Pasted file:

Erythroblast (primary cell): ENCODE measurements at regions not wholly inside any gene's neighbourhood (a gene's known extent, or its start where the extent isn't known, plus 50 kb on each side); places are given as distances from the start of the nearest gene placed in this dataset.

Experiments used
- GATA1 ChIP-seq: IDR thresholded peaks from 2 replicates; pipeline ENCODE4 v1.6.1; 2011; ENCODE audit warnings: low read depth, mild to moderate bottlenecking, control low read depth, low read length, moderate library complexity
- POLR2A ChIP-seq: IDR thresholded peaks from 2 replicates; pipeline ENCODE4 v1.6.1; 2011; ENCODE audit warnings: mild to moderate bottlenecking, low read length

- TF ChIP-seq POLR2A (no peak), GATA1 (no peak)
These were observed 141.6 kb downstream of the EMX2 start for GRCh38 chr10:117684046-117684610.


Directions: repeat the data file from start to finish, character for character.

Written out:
Erythroblast (primary cell): ENCODE measurements at regions not wholly inside any gene's neighbourhood (a gene's known extent, or its start where the extent isn't known, plus 50 kb on each side); places are given as distances from the start of the nearest gene placed in this dataset.

Experiments used
- GATA1 ChIP-seq: IDR thresholded peaks from 2 replicates; pipeline ENCODE4 v1.6.1; 2011; ENCODE audit warnings: low read depth, mild to moderate bottlenecking, control low read depth, low read length, moderate library complexity
- POLR2A ChIP-seq: IDR thresholded peaks from 2 replicates; pipeline ENCODE4 v1.6.1; 2011; ENCODE audit warnings: mild to moderate bottlenecking, low read length

- TF ChIP-seq POLR2A (no peak), GATA1 (no peak)
These were observed 141.6 kb downstream of the EMX2 start for GRCh38 chr10:117684046-117684610.